• Scrapped my old queue system and rules and started fresh with the wizard again

    • Simply changed the BitTorrent ports on the wizard-generated rules to the custom ports I have set in Deluge

    • This didn't work, so I went ahead and made LAN and WAN pass rules that tagged the packets as you described

    • Changed the wizard rules to 'any' in all fields, but match the tagged packets

    • No dice

    However, I dug around in pfTop and found this:

    
    51  P I     em1  udp  K    22  7558     1     from any port = bootps to any port
    52  P O     em1  udp  K     0     0     0     from any port = bootpc to any port
    53  B I     !em0            0     0     0     drop inet from 192.168.1.0/24 to a
    54  B I                     0     0     0     drop inet from 192.168.1.1/32 to a
    55  B I     em0             0     0     0     drop inet6 from fe80::20c:29ff:fed
    56  P I   Q em0  udp  K     0     0     0     inet from any port = bootpc to 255
    57  P I   Q em0  udp  K     0     0     0     inet from any port = bootpc to 192
    58  P O   Q em0  udp  K     0     0     0     inet from 192.168.1.1/32 port = bo
    59  P I     lo0       K     4   365     0     inet all  flags S/SA              
    60  P O     lo0       K     0     0     0     inet all  flags S/SA              
    61  P I     lo0       K     0     0     0     inet6 all  flags S/SA             
    62  P O     lo0       K     0     0     0     inet6 all  flags S/SA             
    63  P O               K  9885 1543K   148     inet all  flags S/SA allow-opts   
    64  P O               K     0     0     0     inet6 all  flags S/SA allow-opts  
    65  P O               K 21540   12M    53     route-to ... inet from 74.133
    66  P I   Q em0  tcp  K  9403 4172K    19     from any to (em0) port = https  fl
    67  P I   Q em0  tcp  K     0     0     0     from any to (em0) port = http  fla
    68  P I   Q em0  tcp  K     0     0     0     from any to (em0) port = ssh  flag
    69  P A                     0     0     0     all                               
    70  * A   Q em1             0     0     0     inet from  to any  queue
    71  * A   Q em0             0     0     0     inet from any to   queue
    72  * A     em1  tcp      482 24716     0     inet from any to any port 4660 >< 
    73  * A     em0  tcp      482 24716     0     inet from any to any port 4660 >< 
    74  * A     em1  tcp        0     0     0     inet from any to any port = 6346  
    75  * A     em0  tcp        0     0     0     inet from any to any port = 6346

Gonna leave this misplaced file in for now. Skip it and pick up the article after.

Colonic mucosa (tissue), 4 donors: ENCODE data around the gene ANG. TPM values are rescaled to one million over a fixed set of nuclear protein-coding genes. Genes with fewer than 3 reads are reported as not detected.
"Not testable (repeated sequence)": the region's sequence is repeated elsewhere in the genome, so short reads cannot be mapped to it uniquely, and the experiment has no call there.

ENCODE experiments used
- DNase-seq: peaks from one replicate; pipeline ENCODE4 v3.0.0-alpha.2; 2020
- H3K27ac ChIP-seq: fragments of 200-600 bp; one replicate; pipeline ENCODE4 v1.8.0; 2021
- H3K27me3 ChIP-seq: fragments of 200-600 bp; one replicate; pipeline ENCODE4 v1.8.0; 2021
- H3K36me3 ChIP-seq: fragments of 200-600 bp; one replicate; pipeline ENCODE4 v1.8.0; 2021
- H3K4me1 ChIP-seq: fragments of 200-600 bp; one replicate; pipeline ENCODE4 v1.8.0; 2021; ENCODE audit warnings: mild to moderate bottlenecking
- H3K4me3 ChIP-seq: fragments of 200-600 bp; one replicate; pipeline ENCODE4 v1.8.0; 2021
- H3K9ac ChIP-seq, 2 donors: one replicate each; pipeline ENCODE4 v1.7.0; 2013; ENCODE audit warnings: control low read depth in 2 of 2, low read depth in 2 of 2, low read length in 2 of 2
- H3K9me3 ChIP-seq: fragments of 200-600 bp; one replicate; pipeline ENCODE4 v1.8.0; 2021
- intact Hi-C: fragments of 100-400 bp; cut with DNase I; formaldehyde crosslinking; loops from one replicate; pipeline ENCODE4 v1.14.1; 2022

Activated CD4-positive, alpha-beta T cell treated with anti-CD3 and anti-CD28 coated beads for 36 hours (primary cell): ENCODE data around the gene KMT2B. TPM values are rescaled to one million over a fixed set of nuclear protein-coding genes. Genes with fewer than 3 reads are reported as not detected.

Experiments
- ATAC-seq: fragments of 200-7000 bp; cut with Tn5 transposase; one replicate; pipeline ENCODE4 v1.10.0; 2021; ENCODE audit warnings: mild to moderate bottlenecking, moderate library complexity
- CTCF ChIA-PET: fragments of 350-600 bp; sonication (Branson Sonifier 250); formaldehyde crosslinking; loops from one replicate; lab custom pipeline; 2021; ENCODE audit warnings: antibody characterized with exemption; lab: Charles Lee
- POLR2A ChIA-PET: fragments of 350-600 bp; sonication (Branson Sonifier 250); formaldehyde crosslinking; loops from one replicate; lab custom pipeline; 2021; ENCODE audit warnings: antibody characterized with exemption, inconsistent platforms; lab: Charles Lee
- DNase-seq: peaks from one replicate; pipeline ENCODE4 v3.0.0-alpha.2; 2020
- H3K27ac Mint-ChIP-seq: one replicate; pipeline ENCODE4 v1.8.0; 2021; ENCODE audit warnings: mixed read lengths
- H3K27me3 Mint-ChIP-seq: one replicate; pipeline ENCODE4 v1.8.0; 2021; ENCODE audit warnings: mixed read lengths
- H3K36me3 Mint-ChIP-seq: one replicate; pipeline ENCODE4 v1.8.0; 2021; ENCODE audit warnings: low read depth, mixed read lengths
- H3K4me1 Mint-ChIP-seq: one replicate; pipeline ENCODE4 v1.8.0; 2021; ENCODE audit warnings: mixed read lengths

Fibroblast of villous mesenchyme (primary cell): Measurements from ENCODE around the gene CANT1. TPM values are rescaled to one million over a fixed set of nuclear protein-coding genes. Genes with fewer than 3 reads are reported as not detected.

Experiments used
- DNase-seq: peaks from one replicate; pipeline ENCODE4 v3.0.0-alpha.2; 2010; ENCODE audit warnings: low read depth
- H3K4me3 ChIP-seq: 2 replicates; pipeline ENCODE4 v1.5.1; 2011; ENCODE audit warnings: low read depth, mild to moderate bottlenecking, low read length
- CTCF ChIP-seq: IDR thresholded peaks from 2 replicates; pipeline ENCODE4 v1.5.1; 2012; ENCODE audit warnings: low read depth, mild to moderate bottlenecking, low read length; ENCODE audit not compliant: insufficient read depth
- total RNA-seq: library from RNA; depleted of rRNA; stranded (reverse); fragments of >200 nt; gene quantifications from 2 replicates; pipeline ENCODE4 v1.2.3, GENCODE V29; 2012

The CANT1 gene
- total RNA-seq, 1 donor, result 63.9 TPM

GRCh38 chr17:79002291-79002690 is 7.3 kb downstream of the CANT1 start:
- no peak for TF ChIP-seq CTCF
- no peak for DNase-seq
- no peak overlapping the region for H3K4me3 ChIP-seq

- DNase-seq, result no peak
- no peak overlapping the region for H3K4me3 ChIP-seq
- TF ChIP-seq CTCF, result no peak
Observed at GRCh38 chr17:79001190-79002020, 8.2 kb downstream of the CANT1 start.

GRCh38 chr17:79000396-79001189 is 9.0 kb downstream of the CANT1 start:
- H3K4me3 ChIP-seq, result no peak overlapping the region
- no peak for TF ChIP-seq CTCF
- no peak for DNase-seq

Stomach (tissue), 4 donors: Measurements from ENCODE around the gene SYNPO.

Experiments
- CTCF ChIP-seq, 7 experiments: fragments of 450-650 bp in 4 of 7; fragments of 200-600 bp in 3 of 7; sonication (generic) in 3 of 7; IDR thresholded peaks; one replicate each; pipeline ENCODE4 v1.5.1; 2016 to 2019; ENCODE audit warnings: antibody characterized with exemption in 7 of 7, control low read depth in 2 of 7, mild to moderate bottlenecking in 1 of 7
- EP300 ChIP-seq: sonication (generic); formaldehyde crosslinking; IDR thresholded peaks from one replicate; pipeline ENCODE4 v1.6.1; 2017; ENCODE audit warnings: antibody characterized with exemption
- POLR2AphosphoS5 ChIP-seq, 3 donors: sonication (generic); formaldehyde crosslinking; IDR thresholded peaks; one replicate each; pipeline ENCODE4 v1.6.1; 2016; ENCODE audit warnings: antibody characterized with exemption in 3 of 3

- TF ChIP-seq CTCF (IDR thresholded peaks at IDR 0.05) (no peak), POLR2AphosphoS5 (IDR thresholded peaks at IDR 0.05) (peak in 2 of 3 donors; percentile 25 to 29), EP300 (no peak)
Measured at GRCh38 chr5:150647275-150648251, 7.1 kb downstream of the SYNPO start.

76  * A     em1  udp        0     0     0     inet from any to any port = 6346  
    77  * A     em0  udp        0     0     0     inet from any to any port = 6346  
    78  * A     em1  tcp        0     0     0     inet from any to any port 5899 >< 
    79  * A     em0  tcp        0     0     0     inet from any to any port 5899 >< 
    80  * A     em1  tcp        0     0     0     inet from any to any port 7999 >< 
    81  * A     em0  tcp        0     0     0     inet from any to any port 7999 >< 
    82  * A     em1  tcp        9   476     0     inet from any to any port = http  
    83  * A     em0  tcp        8   416     0     inet from any to any port = http  
    84  * A     em1  tcp      113  5876     0     inet from any to any port = https 
    85  * A     em0  tcp      113  5876     0     inet from any to any port = https 
    86  * A     em1  icmp       1   157     0     inet all  queue qOthersHigh-w     
    87  * A     em0  icmp       0     0     0     inet all  queue qOthersHigh-L     
    88  P I   Q open      K     0     0     0     all  flags S/SA                   
    89  P I   Q em1  tcp  K     0     0     0     reply-to ... inet from any to any 
    90  P I   Q em1  udp  K   172 22622     3     reply-to ... inet from any to any 
    91  P I   Q em1  tcp  K     0     0     0     inet6 from any to any port 63519:6
    92  P I   Q em1  udp  K     0     0     0     inet6 from any to any port 63519:6
    93  P I   Q em1  tcp  K     0     0     0     reply-to ... inet from any to any 
    94  P I   Q em1  udp  K     0     0     0     reply-to ... inet from any to any 
    95  P I   Q em1  tcp  K   965 44036    24     reply-to ... inet from any to any 
    96  P I   Q em1  udp  K     0     0     0     reply-to ... inet from any to any 
    97  P I   Q em1  udp  K   367 30729    18     reply-to ... inet from any to any 
    98  P I   Q em1  tcp  K     0     0     0     reply-to ... inet from any to 192.
    99  P I   Q em1  udp  K     0     0     0     reply-to ... inet from any to 192.
     *  P I   Q em1  udp  K     0     0     0     reply-to ... inet from any to 192.
     *  P I   Q em0  tcp  K    10   600     0     inet from any to any port 63519:63